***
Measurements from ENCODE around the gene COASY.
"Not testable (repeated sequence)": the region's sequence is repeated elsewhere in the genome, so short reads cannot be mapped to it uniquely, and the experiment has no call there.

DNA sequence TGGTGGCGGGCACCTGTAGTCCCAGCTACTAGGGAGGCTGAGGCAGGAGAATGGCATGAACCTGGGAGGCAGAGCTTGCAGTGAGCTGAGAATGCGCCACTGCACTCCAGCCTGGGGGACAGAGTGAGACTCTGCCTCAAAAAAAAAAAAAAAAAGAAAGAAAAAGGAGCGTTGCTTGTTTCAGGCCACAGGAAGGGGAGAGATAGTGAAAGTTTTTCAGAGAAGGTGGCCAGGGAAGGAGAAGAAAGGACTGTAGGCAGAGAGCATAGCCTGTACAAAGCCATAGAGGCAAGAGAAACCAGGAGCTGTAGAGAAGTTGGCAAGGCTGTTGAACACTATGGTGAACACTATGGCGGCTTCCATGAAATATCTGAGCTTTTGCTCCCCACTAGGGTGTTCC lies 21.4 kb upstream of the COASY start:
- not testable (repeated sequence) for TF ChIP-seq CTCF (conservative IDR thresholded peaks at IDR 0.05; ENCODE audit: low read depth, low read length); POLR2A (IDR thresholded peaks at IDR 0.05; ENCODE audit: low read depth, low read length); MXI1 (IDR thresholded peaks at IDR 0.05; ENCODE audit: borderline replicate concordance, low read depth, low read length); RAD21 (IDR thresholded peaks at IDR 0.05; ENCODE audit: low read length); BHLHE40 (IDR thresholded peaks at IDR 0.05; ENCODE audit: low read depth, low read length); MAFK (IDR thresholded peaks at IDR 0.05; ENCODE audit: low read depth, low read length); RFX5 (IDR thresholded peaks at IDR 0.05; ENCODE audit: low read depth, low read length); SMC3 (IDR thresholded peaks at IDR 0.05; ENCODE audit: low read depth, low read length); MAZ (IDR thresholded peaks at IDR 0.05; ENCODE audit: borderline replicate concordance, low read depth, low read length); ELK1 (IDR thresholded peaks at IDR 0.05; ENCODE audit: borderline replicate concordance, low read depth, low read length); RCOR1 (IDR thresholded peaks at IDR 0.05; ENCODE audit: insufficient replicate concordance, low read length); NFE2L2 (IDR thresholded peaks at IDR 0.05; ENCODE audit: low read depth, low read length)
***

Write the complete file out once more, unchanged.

Measurements from ENCODE around the gene COASY.
"Not testable (repeated sequence)": the region's sequence is repeated elsewhere in the genome, so short reads cannot be mapped to it uniquely, and the experiment has no call there.

DNA sequence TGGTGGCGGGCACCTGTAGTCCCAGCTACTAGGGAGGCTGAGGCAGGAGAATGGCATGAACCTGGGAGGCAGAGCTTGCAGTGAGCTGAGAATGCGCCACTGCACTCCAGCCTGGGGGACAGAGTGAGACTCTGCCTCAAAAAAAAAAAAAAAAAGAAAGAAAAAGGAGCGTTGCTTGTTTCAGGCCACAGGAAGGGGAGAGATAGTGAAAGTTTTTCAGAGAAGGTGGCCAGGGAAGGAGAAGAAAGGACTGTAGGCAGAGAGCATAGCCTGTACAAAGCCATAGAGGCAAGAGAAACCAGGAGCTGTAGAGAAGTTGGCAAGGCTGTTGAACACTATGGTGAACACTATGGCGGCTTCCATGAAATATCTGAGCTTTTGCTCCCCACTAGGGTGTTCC lies 21.4 kb upstream of the COASY start:
- not testable (repeated sequence) for TF ChIP-seq CTCF (conservative IDR thresholded peaks at IDR 0.05; ENCODE audit: low read depth, low read length); POLR2A (IDR thresholded peaks at IDR 0.05; ENCODE audit: low read depth, low read length); MXI1 (IDR thresholded peaks at IDR 0.05; ENCODE audit: borderline replicate concordance, low read depth, low read length); RAD21 (IDR thresholded peaks at IDR 0.05; ENCODE audit: low read length); BHLHE40 (IDR thresholded peaks at IDR 0.05; ENCODE audit: low read depth, low read length); MAFK (IDR thresholded peaks at IDR 0.05; ENCODE audit: low read depth, low read length); RFX5 (IDR thresholded peaks at IDR 0.05; ENCODE audit: low read depth, low read length); SMC3 (IDR thresholded peaks at IDR 0.05; ENCODE audit: low read depth, low read length); MAZ (IDR thresholded peaks at IDR 0.05; ENCODE audit: borderline replicate concordance, low read depth, low read length); ELK1 (IDR thresholded peaks at IDR 0.05; ENCODE audit: borderline replicate concordance, low read depth, low read length); RCOR1 (IDR thresholded peaks at IDR 0.05; ENCODE audit: insufficient replicate concordance, low read length); NFE2L2 (IDR thresholded peaks at IDR 0.05; ENCODE audit: low read depth, low read length)